The only exceptions have been a number of British cricketers who were born in India in the days of the Empire including Beadle, Bradford, Cadogan, Evans, Hesketh-Pritchard, Wynyard and CR Young who, at 15 is the youngest man ever to have represented the county.

But while Tendulkar, Ganguly, Laxman, Shastri and others have graced the English county game, not one has ever come to Hampshire.

Alan Edwards (Editor Hampshire Cricket Society Newsletter) asks about the value of “differentiation” between players registered as overseas and those like John Holder or Cardigan Connor, born abroad but “counting as English”. This is absolutely right – especially pre-Kolpack – when men like Holder and Connor were living and working in England and not representing the country of their birth, whereas someone like David O’Sullivan came from New Zealand specifically to play cricket professionally. These days someone like Neil McKenzie can do that without counting as ‘overseas’. Incidentally off-spinner Larry Worrell (a relative of the great man) had been in the Army in Britain.




ANNIVERSARIES 2010 (UPDATED)
March 23, 2010, 7:50 pm
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Some additions (plus original list) from Alan Edwards (HCS):>

It’s 10 Years since we played our last matches at Northlands Road, Southampton and Portsmouth and our initial (2nd XI) matches on the two Rose Bowl grounds

It’s 25 Years (1985) since Mark Nicholas took over as captain and Hampshire finished as runners-up in the Championship. In the penultimate match, Roger Harper hit the final ball for six to give Northants victory

It’s 30 years (1980) since we were last bottom of the Championship – the only time since 1905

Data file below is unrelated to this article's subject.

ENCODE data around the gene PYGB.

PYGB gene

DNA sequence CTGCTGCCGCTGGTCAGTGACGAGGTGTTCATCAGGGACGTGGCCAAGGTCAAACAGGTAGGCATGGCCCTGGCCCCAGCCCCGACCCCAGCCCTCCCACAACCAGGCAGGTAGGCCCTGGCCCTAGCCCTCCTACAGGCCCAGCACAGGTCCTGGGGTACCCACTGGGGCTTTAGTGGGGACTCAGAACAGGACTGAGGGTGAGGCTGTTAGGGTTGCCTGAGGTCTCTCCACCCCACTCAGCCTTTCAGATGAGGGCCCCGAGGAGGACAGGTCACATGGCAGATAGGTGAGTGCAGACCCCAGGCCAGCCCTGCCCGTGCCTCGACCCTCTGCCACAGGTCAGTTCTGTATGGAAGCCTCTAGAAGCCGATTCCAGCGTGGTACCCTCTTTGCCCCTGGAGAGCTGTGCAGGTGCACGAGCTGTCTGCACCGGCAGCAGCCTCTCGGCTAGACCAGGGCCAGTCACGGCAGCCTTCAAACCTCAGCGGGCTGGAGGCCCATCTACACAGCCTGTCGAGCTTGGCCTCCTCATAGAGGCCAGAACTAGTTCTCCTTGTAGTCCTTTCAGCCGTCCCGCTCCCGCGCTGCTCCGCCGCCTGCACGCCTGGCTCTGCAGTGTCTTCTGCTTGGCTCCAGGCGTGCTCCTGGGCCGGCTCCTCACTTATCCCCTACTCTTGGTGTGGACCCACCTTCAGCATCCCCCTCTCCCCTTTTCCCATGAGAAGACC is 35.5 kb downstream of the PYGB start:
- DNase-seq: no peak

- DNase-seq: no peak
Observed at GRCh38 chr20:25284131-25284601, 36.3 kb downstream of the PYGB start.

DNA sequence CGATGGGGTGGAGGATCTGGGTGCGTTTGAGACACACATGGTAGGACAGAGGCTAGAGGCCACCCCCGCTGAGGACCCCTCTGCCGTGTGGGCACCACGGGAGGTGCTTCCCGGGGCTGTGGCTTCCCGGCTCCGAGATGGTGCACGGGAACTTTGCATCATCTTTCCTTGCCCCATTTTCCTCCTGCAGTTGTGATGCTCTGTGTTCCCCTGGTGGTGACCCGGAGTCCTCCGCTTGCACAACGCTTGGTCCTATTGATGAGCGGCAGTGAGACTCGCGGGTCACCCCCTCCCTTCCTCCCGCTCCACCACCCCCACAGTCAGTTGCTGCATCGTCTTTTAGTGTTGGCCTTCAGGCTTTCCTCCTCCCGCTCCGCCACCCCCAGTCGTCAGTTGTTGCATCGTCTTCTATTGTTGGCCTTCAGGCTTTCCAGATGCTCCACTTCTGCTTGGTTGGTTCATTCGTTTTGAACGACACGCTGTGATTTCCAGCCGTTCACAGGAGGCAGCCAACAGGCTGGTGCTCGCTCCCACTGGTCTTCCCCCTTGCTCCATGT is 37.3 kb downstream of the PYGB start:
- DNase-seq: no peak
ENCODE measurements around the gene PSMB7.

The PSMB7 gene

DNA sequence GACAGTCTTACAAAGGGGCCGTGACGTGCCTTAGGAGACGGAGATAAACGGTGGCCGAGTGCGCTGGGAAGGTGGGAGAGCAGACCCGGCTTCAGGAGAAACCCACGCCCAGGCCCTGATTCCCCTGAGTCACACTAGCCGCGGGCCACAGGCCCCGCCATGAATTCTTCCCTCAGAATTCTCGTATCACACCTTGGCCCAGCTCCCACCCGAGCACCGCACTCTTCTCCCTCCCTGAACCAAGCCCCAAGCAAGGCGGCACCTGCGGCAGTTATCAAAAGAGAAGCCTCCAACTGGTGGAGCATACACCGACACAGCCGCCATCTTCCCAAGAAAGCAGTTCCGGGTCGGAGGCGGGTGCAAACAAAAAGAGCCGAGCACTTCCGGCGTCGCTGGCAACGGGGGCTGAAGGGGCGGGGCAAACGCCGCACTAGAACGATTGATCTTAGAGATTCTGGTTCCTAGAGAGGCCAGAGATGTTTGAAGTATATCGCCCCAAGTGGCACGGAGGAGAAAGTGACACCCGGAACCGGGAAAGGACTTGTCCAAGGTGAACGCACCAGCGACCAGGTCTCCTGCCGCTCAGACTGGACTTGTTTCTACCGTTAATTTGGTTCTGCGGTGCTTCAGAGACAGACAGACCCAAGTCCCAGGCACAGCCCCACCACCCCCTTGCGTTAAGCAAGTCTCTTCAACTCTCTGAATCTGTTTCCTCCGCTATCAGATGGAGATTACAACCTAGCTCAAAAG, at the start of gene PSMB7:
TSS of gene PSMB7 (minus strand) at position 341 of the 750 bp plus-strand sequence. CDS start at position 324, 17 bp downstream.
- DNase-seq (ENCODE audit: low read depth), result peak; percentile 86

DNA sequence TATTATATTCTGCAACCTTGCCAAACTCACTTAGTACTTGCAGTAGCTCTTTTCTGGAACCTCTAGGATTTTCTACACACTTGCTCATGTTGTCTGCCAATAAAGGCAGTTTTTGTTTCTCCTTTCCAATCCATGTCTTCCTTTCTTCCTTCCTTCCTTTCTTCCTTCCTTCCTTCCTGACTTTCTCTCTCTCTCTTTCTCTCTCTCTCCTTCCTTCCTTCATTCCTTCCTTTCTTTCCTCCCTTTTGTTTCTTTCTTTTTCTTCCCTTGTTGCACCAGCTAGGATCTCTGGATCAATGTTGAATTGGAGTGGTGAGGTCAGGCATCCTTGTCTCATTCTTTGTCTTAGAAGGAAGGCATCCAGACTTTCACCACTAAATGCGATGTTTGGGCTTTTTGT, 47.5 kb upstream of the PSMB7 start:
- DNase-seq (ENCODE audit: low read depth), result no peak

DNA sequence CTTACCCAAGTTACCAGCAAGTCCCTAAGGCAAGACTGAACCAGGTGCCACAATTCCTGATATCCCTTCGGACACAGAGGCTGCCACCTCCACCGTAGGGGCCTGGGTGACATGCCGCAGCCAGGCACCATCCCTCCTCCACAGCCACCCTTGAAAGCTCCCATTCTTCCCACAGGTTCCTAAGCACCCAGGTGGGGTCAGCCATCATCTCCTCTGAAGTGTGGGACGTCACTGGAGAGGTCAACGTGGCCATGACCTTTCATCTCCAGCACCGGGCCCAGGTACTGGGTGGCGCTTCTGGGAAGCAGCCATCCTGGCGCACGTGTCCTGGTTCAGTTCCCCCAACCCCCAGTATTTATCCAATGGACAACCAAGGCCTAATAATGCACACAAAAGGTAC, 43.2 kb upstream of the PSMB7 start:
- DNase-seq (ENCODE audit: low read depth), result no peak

It’s 35 years (1975) since we won our first limited-overs title, the John Player Sunday League.

It’s 40 years (1970) since Gordon Greenidge made his first-class debut for Hampshire and 60 years (1950) since Roy Marshall played his first match in Hampshire and scored a century for the West Indies. Neville Rogers replied with one for Hampshire.

It’s 50 years since Derek Shackleton recorded his best bowling figures of 9-30 v Warwickshire at Portsmouth

It’s 55 years (1955) since Hampshire finished third in the County Championship for the first time.

It’s 100 years (1910) since CB Llewellyn (see overseas above) completed a Hampshire ‘double’ – the first time any Hampshire player had done this entirely in Hampshire matches. Incidentally the last time was Jim Bailey in 1948 although Peter Sainsbury came very close in 1971.

It’s 110 years (1900) since Hampshire first played West Indies (not first-class)

It’s 130 years since a Hampshire side (XVIII) first played (and lost to) the Australians

It’s 235 years (!!) since John Small scored the first century for Hampshire (often then known as Hambledon) – 136 v Surrey in 1775

More to follow – but please add your own



INTRODUCTION
March 23, 2010, 7:24 pm
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Hello

This Blog is part of Hampshire Cricket Heritage – an independent group that works with Hampshire Cricket at the Rose Bowl on all aspects of the history of Hampshire cricket. We will use this Blog to update information about the history, new records, anniversaries and other matters of interest. My name is Dave Allen, I am Hon Curator at the Rose Bowl and I maintain the site .